• By Drew Gholson and Dan Roach •
Alternate wetting and drying is a water-saving technology that farmers can use to reduce the amount of irrigation water used in rice fields without any yield penalty.
In AWD, farmers allow the flood water to recede to a “muddy” state before re-flooding the field. The number of days of non-flooded soil between irrigations can vary from one day to more than five days, depending on soil type, weather and crop growth stage. This process lowers the total time pumping in addition to capturing rainfall.
Since 2014, the Mississippi State University irrigation team has implemented 18 farmer on-farm AWD irrigation trials. Each farmer agreed to irrigate his field conventionally through levee gates, via multiple inlet, and an additional multiple inlet field using AWD.
The farmer initiated irrigation on the conventional and multiple inlet fields, while the MSU researcher scheduled irrigation on the multiple inlet AWD field. The MSU researcher allowed the field to drain to a muddy state using a Pani pipe to assist his observations before making the decision to irrigate.
Having the Pani pipe installed in the field allowed the researcher to monitor the water level to 4 inches below the soil surface. Weather forecasts were also used in the decision making process. The conventional and multiple inlet fields held “at capacity” or a 4-inch flood permitted rainfall to become runoff. Using AWD allowed for the capture of rainfall.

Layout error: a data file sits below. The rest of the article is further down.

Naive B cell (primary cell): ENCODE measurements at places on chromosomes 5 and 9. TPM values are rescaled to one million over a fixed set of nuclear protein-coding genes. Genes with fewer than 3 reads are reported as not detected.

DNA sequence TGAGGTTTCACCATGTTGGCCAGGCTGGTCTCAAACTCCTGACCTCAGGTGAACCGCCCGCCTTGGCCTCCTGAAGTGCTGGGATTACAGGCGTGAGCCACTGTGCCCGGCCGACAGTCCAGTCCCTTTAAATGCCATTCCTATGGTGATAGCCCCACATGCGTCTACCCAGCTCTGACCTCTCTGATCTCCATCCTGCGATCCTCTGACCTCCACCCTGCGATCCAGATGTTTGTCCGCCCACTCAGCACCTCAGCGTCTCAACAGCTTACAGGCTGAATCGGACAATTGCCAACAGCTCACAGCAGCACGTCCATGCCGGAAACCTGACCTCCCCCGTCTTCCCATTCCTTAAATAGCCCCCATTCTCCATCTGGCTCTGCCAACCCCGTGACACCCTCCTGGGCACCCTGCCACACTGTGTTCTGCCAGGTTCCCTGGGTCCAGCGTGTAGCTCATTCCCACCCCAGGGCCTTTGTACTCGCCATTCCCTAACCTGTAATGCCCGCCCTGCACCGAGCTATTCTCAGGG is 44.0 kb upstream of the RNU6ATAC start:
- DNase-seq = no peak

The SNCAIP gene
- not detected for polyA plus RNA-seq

Results from the 2014-2016 trails are summarized below. Included are the yield and water use data for each grower location as well as an average of all data. The fields irrigated with conventional levee gates had an average water use of 34.3 acre-inches.
The use of multiple inlet reduced water use by 5.6 acre-inches with an average of 28.7 acre-inches used. Through the use of AWD, we were able to further reduce water use by an average of 10.9 acre-inches over the conventional fields.
This resulted in an average water savings of $30 per acre over the conventional irrigated field. Our on-farm data indicates that multiple-inlet AWD maintains yield potential of conventionally irrigated systems while significantly reducing water use.
These results should give farmers to confidence in “taking it down” and the water saving best management practices that farmers can implement on their individual farms. If you would like to discuss AWD or need assistance, Dr. Gholson can be reached at 979-255-7018.
Dr. Drew Gholson is an irrigation specialist at the MSU Delta Research and Extension Center and the Mississippi River Valley Alluvial Aquifer Water Center. He may be reached at email@example.com. Dan Roach is an MSU Extension associate.